Is there a formula for time of free fall given that the body has initial velocity? In other words, formula for time that takes a downward-shot projectile to hit the ground. Thanks!
Cyclone Reply
hi
Agboro
hiii
Chandan
Hi
Sahim
hi
Jeff
hey
Priscilla
sup guys
Bile
Hy
Kulsum
What is unit of watt?
Kulsum
watt is the unit of power
Rahul
p=f.v
Rahul
watt can also be expressed as Nm/s
Rahul
what s i unit of mass
Maxamed
SI unit of mass is Kg(kilogram).
Robel
what is formula of distance
Maxamed
Formula for for the falling body with initial velocity is:v^2=v(initial)^2+2*g*h
Mateo
i can't understand
Maxamed
we can't do this calculation without knowing the height of the initial position of the particle
Chathu
sorry but no more in science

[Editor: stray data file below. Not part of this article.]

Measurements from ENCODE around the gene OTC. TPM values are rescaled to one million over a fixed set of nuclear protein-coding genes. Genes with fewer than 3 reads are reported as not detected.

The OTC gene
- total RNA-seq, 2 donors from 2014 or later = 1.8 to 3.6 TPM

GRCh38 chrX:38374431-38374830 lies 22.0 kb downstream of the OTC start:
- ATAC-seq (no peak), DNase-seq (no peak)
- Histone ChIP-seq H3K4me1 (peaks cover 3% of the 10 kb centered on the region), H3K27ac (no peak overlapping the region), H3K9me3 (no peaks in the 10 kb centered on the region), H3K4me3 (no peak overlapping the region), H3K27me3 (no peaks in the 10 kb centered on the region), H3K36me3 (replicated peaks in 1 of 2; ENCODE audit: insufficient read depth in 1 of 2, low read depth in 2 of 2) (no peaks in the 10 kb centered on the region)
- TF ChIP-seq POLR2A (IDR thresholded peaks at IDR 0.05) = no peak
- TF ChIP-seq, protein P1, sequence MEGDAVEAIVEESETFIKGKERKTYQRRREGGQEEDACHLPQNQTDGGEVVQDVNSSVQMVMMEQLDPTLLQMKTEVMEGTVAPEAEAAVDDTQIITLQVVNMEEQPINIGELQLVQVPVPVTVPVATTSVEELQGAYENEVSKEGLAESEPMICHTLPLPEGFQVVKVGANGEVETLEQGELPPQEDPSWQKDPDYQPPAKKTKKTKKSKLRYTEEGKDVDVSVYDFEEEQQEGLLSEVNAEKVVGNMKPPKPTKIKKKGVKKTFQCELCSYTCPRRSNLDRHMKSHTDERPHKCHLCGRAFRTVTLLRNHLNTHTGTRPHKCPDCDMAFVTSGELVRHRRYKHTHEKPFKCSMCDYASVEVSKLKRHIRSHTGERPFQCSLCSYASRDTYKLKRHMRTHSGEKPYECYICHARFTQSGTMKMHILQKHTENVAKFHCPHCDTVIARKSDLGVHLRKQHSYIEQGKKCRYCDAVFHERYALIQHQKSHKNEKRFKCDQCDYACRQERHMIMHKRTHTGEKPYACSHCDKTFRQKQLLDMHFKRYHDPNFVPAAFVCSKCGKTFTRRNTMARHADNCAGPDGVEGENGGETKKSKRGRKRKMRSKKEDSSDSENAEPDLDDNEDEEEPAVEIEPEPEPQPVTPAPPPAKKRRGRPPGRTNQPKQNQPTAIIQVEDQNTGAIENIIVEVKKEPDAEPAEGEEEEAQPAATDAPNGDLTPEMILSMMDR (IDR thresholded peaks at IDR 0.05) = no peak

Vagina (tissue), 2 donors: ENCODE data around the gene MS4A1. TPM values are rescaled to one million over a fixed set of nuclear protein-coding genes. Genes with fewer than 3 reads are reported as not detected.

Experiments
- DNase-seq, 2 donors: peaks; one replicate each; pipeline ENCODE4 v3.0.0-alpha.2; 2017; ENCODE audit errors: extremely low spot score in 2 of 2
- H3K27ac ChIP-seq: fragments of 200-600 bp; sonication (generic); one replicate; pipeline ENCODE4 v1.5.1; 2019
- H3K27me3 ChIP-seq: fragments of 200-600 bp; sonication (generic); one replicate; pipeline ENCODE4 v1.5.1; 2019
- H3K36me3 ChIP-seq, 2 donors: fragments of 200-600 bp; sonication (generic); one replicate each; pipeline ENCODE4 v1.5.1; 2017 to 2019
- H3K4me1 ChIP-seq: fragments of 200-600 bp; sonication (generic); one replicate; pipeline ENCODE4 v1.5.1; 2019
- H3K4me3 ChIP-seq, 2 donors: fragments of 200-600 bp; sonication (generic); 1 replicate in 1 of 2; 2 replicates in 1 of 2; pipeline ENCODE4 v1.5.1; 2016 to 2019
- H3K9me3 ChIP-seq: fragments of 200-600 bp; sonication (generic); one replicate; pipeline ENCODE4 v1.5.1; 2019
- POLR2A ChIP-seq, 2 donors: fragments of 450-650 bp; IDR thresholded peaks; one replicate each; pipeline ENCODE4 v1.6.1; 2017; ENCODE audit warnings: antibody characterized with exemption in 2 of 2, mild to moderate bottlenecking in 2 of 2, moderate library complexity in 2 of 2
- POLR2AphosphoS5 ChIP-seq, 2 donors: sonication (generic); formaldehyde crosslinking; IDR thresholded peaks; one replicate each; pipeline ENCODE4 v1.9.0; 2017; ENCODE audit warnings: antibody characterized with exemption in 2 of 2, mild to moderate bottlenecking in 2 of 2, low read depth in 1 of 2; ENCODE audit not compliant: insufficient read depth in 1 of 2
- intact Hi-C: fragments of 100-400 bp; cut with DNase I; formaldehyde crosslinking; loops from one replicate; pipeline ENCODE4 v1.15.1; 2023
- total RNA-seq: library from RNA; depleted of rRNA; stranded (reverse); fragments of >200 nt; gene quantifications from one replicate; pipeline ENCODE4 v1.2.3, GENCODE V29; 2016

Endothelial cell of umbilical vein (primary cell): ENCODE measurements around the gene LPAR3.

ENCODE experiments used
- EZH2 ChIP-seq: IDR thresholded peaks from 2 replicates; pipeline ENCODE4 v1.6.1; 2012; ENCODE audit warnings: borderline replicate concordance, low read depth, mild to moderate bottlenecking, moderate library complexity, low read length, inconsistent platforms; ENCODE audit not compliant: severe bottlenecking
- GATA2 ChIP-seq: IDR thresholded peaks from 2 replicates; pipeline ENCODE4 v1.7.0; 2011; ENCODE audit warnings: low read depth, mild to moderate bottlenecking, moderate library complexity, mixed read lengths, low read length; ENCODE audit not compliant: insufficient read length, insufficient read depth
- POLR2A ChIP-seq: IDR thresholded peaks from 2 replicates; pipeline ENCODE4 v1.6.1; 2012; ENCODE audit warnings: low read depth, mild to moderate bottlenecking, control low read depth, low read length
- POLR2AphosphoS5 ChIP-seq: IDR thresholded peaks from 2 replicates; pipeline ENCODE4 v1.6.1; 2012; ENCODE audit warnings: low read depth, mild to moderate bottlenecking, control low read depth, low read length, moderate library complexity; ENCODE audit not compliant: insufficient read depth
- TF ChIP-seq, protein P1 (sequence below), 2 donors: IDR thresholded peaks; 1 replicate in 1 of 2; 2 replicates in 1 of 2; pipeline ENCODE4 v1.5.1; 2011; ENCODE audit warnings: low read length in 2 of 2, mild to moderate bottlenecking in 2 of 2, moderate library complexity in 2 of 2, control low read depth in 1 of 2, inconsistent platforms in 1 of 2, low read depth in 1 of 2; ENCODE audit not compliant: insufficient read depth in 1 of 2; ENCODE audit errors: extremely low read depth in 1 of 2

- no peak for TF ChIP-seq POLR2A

Imoreh
2 forces whose resultant is 100N, are at right angle to each other .if one of them makes an angle of 30 degree with the resultant determine it's magnitude
Victor Reply
50 N... (50 *1.732)N
Sahim
Plz cheak the ans and give reply..
Sahim
Is earth is an inertial frame?
Sahim Reply
The abacus (plural abaci or abacuses), also called a counting frame, is a calculating tool that was in use in Europe, China and Russia, centuries before the adoption of the written Hindu–Arabic numeral system
Sahim
thanks
Irungu
Most welcome
Sahim
Hey.. I've a question.
Sahim Reply
Is earth inertia frame?
Sahim
only the center
Shii
What is an abucus?
Irungu
what would be the correct interrogation "what is time?" or "how much has your watch ticked?"
prakash Reply
someone please give answer to this.
prakash